Ready to upgrade to a commercial-grade roaster with a higher capacity?
A little about the Quest M6: these roasters are hand-built, one at a time, in a small workshop factory in Taiwan. The Quest M6 Coffee Roaster falls in-between the current categories of small-scale coffee roasters – it’s essentially a miniature shop roaster scaled down to sample roaster size. The Quest M6 is very quiet and runs on standard US voltage (120v, 60 hertz). You’ll be impressed with the ease, convenience, and consistency that you can achieve roasting coffee with this electric roaster.
The Quest M6 might be the roaster for you if:
- You want to roast a several pounds of coffee in a short amount of time.The ideal batch size is 400-450 grams and the absolute maximum batch size is 550 grams. The M6 is designed for continuous roasting – you can roast for hours once the machine is properly warmed up. The Quest M6 is ideal for sample roasting, but the increased batch size compared to the M3s means the M6 can also be used to quickly roast a few pounds in a single sitting.
- You are an experienced roaster. The Quest M6 Electric Drum A machine for roasting coffee. Or the person operating it! The basic requirements for a coffee roaster are a heating element that gets suitably hot and a mechanism for agitating the beans.: A mechanism for has lots of power and, as a miniature shop roaster, it requires a knowledgeable operator. You can have a Chaff is paper-like skin that comes off the coffee in the roasting process. Chaff from roasting is part of the innermost skin (the silverskin) of the coffee fruit that still cling to the beans after fire in a hurry without cleaning it, and it’s not so consumer-oriented in safety design either; like a Probat, there are lots of hot surfaces to remind you where your fingers should and should not be during roasting. There are no automated safety features beyond a timer that functions as an on/off switch – if the timer runs out, the M6 cuts power to the electrical heating elements. We say this about all of the roasters we carry, but it is especially important with regard to the Quest: NEVER leave your roaster unattended mid-roast.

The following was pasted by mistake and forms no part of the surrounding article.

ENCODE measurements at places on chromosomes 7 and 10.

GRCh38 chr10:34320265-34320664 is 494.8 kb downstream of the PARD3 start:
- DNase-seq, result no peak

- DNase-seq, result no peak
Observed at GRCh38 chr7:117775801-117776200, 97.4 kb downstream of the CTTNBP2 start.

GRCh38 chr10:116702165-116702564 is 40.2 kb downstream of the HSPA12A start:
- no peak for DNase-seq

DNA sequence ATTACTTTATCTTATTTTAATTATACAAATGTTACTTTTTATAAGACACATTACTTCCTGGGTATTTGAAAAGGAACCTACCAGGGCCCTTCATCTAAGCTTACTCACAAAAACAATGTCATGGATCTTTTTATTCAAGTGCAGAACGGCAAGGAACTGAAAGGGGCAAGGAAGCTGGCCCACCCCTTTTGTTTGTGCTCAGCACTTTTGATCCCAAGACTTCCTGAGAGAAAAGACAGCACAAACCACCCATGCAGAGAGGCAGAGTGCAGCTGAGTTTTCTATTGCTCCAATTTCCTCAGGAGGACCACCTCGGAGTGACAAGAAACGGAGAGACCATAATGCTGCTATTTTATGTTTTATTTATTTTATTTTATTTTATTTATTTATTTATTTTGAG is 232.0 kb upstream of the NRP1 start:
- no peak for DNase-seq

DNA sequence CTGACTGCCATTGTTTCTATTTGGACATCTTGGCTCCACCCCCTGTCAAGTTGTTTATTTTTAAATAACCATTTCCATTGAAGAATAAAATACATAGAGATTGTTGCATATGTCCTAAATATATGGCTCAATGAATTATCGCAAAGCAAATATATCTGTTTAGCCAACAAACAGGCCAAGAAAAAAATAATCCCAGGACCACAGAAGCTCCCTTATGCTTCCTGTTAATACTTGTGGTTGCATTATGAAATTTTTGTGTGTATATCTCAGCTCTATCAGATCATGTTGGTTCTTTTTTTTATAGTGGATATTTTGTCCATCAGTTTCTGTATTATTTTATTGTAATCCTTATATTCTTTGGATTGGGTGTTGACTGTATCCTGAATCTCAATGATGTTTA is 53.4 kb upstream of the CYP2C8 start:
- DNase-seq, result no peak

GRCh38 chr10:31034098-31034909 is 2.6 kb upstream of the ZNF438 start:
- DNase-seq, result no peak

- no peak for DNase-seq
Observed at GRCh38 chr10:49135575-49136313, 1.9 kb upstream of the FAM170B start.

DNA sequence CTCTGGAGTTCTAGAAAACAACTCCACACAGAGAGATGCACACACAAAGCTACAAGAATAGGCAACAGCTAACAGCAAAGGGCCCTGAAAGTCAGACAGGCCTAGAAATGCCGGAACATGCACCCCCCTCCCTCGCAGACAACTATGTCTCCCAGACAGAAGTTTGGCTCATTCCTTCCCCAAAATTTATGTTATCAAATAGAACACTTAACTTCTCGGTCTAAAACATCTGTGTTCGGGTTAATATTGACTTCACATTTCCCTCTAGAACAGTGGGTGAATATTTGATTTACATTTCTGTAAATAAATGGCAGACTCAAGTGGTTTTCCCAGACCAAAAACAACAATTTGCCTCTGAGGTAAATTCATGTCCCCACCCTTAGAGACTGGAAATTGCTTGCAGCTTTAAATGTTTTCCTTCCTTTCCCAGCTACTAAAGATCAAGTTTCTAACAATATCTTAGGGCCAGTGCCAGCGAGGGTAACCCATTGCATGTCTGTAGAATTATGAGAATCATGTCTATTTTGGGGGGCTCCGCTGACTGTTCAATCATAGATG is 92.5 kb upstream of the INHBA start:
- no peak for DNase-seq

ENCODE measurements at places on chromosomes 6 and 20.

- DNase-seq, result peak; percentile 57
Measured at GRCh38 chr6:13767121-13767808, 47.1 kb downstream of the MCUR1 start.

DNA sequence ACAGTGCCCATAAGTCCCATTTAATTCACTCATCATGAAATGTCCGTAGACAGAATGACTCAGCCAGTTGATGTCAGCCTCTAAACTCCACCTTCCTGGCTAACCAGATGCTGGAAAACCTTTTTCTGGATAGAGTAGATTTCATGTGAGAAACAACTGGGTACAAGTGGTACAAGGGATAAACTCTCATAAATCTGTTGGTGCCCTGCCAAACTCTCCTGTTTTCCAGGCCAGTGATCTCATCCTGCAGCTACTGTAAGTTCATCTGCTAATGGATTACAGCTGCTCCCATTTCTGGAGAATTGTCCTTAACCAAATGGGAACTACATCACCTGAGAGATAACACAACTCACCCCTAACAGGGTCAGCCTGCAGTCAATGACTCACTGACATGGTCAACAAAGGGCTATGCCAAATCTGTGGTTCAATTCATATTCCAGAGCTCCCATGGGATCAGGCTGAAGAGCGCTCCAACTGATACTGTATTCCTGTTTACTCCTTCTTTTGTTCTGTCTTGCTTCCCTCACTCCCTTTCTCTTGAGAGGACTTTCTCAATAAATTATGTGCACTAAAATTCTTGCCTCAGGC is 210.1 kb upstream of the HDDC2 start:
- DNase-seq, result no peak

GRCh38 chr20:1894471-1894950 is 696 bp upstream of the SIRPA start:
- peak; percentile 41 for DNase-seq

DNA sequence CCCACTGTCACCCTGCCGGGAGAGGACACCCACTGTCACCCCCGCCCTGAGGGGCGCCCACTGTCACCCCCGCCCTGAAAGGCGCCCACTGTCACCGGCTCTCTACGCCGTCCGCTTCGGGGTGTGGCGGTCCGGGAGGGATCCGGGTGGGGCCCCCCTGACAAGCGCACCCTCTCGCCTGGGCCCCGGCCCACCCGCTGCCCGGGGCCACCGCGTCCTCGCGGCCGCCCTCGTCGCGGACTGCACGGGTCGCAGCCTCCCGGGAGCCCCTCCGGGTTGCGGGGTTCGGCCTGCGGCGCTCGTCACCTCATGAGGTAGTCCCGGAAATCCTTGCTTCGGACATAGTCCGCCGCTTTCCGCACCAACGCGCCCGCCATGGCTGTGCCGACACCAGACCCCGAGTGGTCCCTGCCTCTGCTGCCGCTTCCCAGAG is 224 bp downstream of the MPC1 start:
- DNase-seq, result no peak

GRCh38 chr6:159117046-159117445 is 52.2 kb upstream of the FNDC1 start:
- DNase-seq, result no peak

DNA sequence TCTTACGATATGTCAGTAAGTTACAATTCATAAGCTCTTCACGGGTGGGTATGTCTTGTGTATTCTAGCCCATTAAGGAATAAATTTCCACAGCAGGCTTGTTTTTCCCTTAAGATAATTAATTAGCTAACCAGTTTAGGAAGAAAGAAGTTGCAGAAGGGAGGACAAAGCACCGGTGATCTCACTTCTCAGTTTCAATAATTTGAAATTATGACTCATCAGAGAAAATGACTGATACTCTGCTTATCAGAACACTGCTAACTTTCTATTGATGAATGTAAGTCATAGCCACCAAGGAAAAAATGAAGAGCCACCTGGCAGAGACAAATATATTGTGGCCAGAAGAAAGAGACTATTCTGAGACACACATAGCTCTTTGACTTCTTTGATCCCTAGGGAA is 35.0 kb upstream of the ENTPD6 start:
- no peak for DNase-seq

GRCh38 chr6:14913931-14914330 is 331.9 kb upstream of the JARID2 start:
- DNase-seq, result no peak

- You like manual controls and DIY modifications. With an Allen wrench and a screwdriver, the Quest M6 can be stripped of its bodywork, the drum pulled out of the motor drive, and any part accessed in minutes.The M6 has no advanced electronics, no motherboard or chipset, no heat profiling (beyond controlling amperage sent to the heating elements) and no automated cooling cycle. If you are interested in modifications, it is incredibly straightforward in terms of wiring and parts. Heating elements can be changed out quickly if need be. It is ready for any type of modification you might desire, such as PID control of the burners. Some folks have even hooked up the Quest to roast profiling software like Artisan – Home Barista has some great threads from Quest users discussing various mods.
- You want an external cooling system. The M6 includes an electric cooling box and a small cooling tray for easy transfer of beans. Outside-the-drum cooling takes 2-5 minutes depending on your batch size – a great advantage over most home roasters.
On the other hand, you might think twice about the M6 if:
- You want plug and play roasting. This is a very manual machine – there’s no way to push a button and let the roaster do it’s thing. That’s part of the reason we recommend the Quest for experienced roasters that feel comfortable creating and executing their own roast profiles. If you are in the market for presets and saved roasting profiles, the M6 is not the best choice for you.
- Smoke/ventilation are an issue. There is no smoke suppression built into the M6, and it shows. Larger batches of coffee will produce more smoke regardless, and we’ve found that 3-5 back-to-back roasts will result in a very Usually a defect of roasting, or of green coffee processing, smokey notes are sometimes found as a positive flavor in a few exotic coffees; This smell and flavor is similar to fireplace effluence, campfire, or room. Even roasting in my 1000 sqft basement with multiple windows open,
- You only roast small amounts of coffee at a time. Because the M6 is designed for continuous roasting, heating it up to do one batch and cooling it back down right away could cause wear and tear on the drum. In this sense, the M6 is much more like professional sample roaster than your typical home roaster. If you only want to roast a pound or less in a given roast session, other roasters might be better suited to your needs.
- You don’t want to deal with cleaning and maintenance. If you don’t keep up with cleaning, it’s easy to start a chaff fire in your M6. Remember, there are no automated safety features included in the roaster – the roaster will only shut off when the timer runs out. Cleaning is also more intensive compared to most home roasters – it’s not enough to simply empty out the chaff. In addition to emptying and vacuuming the chaff basket after each batch, we recommend taking the roaster apart and performing deep cleaning with Urnex or denatured alcohol to remove residual chaff and coffee oils.